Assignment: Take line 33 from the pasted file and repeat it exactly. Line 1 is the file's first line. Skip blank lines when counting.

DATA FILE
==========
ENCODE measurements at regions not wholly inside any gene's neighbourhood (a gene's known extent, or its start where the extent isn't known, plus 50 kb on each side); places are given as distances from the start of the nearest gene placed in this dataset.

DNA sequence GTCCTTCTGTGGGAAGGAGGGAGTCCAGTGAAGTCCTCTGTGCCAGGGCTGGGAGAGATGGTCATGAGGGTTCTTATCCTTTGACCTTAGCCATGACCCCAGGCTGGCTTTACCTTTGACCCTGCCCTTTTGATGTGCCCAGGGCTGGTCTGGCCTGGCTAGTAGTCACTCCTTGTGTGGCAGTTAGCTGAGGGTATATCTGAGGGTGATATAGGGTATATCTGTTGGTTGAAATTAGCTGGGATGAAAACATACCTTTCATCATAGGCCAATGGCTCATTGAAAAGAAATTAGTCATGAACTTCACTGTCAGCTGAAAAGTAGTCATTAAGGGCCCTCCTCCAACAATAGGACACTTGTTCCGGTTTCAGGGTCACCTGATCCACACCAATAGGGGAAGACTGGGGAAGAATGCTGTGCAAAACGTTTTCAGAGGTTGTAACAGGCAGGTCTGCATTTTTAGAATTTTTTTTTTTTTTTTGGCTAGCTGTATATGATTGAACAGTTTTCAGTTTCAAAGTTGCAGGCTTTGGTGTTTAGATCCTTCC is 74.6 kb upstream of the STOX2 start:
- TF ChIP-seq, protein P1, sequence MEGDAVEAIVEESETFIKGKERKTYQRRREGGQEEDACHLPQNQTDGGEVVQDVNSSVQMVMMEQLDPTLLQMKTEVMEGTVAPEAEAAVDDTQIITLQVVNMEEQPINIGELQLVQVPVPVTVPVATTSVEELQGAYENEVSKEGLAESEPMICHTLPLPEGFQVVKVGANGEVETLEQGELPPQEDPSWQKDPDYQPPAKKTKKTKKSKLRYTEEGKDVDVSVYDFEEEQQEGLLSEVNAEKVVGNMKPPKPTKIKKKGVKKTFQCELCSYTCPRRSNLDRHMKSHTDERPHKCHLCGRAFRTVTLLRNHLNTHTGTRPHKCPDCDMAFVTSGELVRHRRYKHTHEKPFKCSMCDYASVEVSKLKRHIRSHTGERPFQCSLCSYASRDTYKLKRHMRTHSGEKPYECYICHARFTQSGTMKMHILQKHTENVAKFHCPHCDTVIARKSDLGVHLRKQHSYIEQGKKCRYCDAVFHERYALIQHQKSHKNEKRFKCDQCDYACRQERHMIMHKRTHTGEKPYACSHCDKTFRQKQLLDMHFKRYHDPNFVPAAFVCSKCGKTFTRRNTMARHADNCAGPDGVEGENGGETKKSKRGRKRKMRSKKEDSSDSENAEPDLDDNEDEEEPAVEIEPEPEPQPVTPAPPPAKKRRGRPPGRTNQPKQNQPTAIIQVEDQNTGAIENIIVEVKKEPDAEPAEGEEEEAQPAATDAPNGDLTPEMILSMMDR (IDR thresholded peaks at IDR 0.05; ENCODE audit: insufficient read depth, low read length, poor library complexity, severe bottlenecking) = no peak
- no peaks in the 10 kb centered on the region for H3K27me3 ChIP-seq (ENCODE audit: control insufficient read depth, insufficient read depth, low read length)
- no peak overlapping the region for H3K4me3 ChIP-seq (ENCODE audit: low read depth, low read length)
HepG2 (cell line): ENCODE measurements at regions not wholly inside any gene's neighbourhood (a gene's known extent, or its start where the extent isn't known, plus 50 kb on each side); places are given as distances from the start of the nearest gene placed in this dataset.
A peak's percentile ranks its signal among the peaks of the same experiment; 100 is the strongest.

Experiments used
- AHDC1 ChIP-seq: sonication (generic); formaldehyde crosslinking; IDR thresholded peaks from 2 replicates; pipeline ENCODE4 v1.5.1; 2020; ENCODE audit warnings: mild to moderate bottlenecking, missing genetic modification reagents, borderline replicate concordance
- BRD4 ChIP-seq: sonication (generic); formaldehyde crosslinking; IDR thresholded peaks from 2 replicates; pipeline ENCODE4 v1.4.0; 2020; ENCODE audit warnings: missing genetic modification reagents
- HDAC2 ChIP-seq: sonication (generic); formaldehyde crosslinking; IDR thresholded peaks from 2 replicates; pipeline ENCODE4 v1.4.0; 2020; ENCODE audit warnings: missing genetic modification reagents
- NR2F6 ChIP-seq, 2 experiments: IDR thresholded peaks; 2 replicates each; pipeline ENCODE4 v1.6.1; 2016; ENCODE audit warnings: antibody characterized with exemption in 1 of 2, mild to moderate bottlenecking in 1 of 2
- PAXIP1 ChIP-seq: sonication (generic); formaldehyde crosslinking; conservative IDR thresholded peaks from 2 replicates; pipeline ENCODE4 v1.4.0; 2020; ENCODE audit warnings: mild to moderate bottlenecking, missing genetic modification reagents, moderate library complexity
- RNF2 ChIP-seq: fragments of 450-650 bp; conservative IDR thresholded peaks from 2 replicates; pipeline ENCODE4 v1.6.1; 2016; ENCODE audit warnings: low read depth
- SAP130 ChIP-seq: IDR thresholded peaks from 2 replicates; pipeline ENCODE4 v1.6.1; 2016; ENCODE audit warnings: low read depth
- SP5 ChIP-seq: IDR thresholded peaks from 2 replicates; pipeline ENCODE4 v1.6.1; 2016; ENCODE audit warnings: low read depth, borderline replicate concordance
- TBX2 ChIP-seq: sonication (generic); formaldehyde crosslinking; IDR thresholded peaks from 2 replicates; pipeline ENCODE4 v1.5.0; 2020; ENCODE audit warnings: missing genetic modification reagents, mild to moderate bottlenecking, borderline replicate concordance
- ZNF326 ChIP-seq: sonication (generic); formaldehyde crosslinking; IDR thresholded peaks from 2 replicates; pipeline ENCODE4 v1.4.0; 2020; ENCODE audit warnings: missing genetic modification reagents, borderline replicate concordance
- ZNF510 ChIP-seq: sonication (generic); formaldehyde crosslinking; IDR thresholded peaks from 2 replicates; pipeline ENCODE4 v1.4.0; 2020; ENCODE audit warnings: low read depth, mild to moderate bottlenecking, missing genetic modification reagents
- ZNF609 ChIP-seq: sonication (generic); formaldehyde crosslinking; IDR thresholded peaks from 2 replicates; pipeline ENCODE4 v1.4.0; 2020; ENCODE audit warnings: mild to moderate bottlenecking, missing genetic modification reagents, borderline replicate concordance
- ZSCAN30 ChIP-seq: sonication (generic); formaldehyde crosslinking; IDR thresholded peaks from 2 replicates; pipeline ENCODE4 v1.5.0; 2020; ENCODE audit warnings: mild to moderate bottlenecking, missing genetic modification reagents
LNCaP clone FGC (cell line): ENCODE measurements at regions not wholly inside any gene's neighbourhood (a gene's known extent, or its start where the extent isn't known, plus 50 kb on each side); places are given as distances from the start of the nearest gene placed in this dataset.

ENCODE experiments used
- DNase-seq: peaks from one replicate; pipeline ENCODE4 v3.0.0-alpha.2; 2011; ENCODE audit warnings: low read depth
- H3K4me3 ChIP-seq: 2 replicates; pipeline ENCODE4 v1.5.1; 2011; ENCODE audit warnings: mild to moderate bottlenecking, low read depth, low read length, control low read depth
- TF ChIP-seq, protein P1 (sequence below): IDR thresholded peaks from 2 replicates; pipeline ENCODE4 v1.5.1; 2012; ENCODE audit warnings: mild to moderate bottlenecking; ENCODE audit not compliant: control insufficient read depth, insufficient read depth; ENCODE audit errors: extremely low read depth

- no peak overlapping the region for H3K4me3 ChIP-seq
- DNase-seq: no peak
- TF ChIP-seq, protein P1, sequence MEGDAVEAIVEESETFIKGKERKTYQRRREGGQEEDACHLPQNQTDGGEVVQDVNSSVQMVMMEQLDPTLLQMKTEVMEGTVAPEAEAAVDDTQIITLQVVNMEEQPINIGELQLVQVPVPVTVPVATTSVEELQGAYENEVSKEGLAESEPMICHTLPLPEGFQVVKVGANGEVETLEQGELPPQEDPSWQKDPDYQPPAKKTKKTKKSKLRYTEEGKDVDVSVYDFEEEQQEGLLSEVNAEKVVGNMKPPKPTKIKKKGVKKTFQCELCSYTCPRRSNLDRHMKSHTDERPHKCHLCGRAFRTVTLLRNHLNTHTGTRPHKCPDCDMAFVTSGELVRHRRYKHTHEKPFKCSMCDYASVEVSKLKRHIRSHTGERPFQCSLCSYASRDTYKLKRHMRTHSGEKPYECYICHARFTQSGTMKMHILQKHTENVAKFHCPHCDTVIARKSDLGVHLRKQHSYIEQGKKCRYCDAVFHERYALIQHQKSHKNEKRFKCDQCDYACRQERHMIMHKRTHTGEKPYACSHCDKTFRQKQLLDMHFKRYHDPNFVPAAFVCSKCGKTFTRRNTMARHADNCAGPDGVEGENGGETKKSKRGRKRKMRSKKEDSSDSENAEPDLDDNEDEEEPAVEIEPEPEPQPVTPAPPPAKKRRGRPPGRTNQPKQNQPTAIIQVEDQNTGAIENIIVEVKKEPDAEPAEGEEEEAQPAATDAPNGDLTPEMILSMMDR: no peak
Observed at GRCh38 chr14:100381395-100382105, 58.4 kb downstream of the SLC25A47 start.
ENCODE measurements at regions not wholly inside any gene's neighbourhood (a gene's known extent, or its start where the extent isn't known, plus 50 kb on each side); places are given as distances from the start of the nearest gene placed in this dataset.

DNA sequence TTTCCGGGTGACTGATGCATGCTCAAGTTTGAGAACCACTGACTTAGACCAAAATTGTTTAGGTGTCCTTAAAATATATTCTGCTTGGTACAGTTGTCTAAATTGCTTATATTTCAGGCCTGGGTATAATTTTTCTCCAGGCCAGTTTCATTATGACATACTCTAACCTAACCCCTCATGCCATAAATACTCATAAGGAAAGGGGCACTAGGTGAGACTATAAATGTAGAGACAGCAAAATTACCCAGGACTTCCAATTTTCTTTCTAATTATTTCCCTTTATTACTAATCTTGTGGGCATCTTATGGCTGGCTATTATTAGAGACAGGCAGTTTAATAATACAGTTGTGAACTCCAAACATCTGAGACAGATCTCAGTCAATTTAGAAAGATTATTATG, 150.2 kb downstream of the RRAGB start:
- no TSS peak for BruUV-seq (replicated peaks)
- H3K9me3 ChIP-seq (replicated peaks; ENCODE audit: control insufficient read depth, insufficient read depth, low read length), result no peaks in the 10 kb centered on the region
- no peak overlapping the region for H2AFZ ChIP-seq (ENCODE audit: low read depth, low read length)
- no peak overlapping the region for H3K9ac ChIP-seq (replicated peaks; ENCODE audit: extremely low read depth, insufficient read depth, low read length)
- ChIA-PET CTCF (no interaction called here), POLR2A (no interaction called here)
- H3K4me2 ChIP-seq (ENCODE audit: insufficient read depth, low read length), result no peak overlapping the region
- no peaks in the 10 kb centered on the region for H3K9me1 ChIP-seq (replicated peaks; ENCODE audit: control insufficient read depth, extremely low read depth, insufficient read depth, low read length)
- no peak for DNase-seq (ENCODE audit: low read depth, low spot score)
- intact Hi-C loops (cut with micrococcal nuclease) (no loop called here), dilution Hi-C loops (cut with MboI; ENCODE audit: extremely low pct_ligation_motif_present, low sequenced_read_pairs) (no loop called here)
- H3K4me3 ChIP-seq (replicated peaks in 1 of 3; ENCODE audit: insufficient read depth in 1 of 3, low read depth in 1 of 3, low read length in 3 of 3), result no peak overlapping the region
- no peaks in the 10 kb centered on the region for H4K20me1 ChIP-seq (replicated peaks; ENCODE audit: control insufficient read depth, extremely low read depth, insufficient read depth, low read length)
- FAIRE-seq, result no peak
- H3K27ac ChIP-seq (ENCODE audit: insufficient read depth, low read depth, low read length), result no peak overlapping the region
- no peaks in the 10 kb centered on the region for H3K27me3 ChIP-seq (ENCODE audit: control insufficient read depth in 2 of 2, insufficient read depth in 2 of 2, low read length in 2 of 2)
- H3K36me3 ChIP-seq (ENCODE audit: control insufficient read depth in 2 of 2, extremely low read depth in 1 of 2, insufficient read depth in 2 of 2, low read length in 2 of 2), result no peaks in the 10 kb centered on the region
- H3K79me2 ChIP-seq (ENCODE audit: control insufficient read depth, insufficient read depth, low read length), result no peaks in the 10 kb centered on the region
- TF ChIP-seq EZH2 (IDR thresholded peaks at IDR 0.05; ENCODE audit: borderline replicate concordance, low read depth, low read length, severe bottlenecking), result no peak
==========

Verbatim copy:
- no TSS peak for BruUV-seq (replicated peaks)